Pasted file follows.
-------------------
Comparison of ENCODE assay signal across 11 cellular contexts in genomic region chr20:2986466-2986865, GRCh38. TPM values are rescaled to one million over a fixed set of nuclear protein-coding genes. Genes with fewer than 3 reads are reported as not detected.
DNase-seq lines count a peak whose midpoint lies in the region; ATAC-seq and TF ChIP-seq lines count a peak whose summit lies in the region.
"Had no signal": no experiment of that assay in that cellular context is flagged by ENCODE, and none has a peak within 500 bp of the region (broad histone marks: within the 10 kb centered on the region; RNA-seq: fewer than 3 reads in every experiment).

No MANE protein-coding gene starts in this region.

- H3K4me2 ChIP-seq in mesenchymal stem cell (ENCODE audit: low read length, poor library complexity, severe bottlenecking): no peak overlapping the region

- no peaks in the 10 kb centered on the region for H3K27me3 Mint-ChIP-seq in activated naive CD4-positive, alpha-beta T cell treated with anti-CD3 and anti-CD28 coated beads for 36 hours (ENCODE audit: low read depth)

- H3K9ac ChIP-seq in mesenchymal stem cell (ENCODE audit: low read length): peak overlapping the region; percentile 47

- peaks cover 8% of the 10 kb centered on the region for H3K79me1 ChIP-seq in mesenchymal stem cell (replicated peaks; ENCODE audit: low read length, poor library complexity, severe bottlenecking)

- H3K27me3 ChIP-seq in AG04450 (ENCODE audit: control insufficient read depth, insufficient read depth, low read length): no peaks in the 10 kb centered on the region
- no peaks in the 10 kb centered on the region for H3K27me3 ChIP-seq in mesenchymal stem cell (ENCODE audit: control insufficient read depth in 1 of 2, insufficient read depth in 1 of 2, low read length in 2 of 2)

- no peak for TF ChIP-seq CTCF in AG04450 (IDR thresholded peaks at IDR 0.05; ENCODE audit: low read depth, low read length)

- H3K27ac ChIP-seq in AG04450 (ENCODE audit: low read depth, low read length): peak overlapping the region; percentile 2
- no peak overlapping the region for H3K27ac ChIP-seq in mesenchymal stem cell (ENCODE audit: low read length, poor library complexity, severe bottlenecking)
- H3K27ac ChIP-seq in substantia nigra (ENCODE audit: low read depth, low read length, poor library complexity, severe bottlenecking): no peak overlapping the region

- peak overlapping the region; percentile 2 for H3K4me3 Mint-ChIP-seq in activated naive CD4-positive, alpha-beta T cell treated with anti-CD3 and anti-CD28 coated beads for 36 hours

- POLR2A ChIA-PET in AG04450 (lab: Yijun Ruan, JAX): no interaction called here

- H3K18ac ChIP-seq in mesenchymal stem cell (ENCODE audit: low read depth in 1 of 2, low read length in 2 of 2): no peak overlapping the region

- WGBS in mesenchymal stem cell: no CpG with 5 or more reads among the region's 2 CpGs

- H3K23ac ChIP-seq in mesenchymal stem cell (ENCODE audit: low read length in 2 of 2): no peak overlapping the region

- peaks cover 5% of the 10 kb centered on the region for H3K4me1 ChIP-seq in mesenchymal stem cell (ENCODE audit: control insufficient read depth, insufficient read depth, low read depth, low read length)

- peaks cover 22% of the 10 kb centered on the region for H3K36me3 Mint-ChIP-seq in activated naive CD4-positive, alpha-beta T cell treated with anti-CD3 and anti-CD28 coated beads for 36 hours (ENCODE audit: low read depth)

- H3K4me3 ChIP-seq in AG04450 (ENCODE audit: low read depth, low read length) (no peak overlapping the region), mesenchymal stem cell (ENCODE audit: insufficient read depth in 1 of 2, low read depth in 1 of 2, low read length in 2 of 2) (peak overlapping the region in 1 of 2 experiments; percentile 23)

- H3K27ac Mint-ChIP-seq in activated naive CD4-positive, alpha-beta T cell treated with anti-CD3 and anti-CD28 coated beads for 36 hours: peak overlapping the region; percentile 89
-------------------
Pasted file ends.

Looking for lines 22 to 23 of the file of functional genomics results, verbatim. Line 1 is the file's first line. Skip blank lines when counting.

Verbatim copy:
- H3K4me3 ChIP-seq in AG04450 (ENCODE audit: low read depth, low read length) (no peak overlapping the region), mesenchymal stem cell (ENCODE audit: insufficient read depth in 1 of 2, low read depth in 1 of 2, low read length in 2 of 2) (peak overlapping the region in 1 of 2 experiments; percentile 23)

- H3K27ac Mint-ChIP-seq in activated naive CD4-positive, alpha-beta T cell treated with anti-CD3 and anti-CD28 coated beads for 36 hours: peak overlapping the region; percentile 89